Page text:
“Ĉu vi parolas Esperanton?” If you’re able to say “jes” in reply, you’re a member of a smallish group who knows that it means “do you speak Esperanto?”, the language that was created by Dr Ludwig Zamenhof in Poland in the 1880s. I learned a little as a teenager, to the extent that — to my own mild surprise — I could still today write that sentence without having to look it up.
Arika Okrent’s experience began with the very different Klingon. It was invented so that the aliens in Star Trek could speak in a macho warrior tongue that sounded sufficiently unEarthly. If you know that “tlhIngan Hol Dajatlh’a’?” means “do you speak Klingon?”, you are also a member of a minority group, one irretrievably and rather sadly tarred with the brush of ultra-geekdom. I must confess to at least semi-geekdom, since I have a copy of The Klingon Dictionary on my shelf, written by Marc Okrand; he built on a few words invented by James Doohan (Scotty) for Star Trek: The Motion Picture to make a detailed language for Star Trek III: The Search for Spock.
Klingon and Esperanto are, of course, utterly different in form and purpose, the one created as a way merely to make an entertainment more linguistically plausible (albeit one that has achieved a life beyond Star Trek), the other designed with the deeply serious — if naive — intent to promote world peace by helping people to talk to each other (English has become widely used internationally in the century since Zamenhof, but conflict hasn’t noticeably reduced). They are perhaps today the two most widely known examples from an astonishingly large collection of invented languages. More than 500 of them are listed in an appendix. Europal, Simplo, Geoglot, Volapük, Ulla, Novial, Ehmay Ghee Chah, Basic English, Tutonish — the vast majority are now just footnotes in obscure scholarly texts.
Early created tongues arose out of the scientific rationalism of the seventeenth century. Natural languages were criticised, fairly enough in one way, for their design flaws: they’re irregular, full of idioms that make no sense to a learner and contain words with more than one meaning while sometimes lacking words for concepts we need. How much better it would be, philosophers felt, if one could be designed from scratch on logical principles. Many have tried, as Arika Okrent explains. Her main example is that of John Wilkins, a member of the Royal Society, who published his detailed attempt, A Philosophical Language, in 1668. All such languages were rooted in attempts to classify the whole of human knowledge, which their inventors only gradually came to realise was an impossible endeavour. A similar idea, but based on modern mathematical logic, surfaced in the 1960s as Loglan (and its successor Lojban), a language designed to test the Sapir-Whorf hypothesis, that the structure of a natural language influences the way its speakers think about the world.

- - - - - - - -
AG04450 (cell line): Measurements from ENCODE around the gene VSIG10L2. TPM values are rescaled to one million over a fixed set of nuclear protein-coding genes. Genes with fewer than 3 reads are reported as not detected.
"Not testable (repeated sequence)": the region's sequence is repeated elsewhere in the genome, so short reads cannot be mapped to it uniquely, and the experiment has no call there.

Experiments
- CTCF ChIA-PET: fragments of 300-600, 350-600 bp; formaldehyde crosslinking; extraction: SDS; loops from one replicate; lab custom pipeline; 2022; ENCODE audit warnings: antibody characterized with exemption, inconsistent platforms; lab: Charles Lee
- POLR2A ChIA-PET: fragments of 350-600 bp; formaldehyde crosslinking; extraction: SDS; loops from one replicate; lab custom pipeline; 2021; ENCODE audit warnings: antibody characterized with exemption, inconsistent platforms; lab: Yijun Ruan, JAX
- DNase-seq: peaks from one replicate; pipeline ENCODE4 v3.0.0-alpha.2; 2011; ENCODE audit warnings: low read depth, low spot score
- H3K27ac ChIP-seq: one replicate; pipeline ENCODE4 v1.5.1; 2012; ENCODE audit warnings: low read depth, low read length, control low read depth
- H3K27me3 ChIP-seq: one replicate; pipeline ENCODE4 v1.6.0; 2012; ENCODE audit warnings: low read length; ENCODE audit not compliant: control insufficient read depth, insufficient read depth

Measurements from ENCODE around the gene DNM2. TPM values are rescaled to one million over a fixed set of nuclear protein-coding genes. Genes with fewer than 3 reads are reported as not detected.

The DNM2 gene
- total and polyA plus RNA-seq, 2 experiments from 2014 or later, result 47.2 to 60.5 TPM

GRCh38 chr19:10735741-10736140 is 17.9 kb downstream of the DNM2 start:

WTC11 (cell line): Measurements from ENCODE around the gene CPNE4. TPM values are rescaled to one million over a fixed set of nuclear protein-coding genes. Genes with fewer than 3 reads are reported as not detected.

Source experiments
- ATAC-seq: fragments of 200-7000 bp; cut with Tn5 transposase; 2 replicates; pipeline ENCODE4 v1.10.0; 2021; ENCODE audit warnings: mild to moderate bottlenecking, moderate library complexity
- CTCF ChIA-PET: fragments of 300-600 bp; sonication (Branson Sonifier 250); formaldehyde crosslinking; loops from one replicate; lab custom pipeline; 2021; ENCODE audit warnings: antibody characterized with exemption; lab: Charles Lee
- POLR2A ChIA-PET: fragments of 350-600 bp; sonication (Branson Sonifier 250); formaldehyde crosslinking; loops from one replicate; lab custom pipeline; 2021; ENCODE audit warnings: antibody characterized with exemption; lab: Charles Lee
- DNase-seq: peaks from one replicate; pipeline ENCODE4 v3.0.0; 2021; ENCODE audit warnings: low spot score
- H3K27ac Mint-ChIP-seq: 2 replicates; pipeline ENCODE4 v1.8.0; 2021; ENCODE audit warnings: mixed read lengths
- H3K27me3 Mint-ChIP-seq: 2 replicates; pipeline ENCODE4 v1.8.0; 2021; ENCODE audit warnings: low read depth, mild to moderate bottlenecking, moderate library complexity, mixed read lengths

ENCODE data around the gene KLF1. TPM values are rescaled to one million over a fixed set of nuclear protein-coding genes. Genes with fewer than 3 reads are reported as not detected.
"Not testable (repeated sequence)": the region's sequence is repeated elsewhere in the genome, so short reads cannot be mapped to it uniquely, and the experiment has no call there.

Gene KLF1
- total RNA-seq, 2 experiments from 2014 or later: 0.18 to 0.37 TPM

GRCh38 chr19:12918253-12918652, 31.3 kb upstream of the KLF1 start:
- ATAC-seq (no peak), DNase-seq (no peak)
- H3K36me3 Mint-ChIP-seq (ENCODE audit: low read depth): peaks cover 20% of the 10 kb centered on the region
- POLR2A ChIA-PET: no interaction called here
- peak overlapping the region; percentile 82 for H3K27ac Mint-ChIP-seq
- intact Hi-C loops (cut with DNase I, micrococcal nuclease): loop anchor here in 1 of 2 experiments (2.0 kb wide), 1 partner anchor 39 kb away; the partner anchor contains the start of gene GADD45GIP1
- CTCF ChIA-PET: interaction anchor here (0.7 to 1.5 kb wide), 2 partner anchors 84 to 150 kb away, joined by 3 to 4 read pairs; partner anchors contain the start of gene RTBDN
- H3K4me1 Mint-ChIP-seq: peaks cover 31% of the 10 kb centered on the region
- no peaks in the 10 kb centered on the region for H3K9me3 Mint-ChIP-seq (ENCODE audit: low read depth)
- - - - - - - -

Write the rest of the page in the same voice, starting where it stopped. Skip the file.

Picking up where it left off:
Another type appeared as a result of a more pragmatic attitude in the nineteenth century. This focused on creating languages that were easy to learn and would help people to communicate. Esperanto is the classic example but there are dozens of others. A third class of invention grew up in the twentieth century – languages based on pictorial symbols, such as Blisssymbolics or aUI, which sought to avoid what their authors saw as the tyranny of words. Yet a fourth kind was the result of a personal artistic and linguistic impulse — to create a tongue that was satisfyingly complex and complete. The most famous examples here are J R R Tolkien’s elven tongues Quenya and Sindarin in his Lord of the Rings trilogy. Interest in making artificial languages is currently high through Internet discussion groups that specialise in conlangs (constructed languages) and artlangs (artistic languages invented to give aesthetic pleasure).
Arika Okrent wittily tells the stories of many of these invented languages, as well as of one natural language — Hebrew — that in effect was recreated in the twentieth century some two millennia after it vanished as a native spoken language. She focuses as much on the men who created the languages and the cultures in which their creations were born (and almost invariably soon died) as on the languages themselves, though she discusses a number in enough detail for readers to get a good feel for them. Her personal and entertaining book wears her research lightly. It will be a good read for anyone with even a general interest in this aspect of linguistics.
[Arika Okrent, In the Land of Invented Languages; published under the Spiegel & Grau imprint by Random House, New York, May 2009; hardback, 341pp, including index; publisher’s list price $26.00; ISBN13: 978-0-385-52788-0; ISBN10: 0385527888.]
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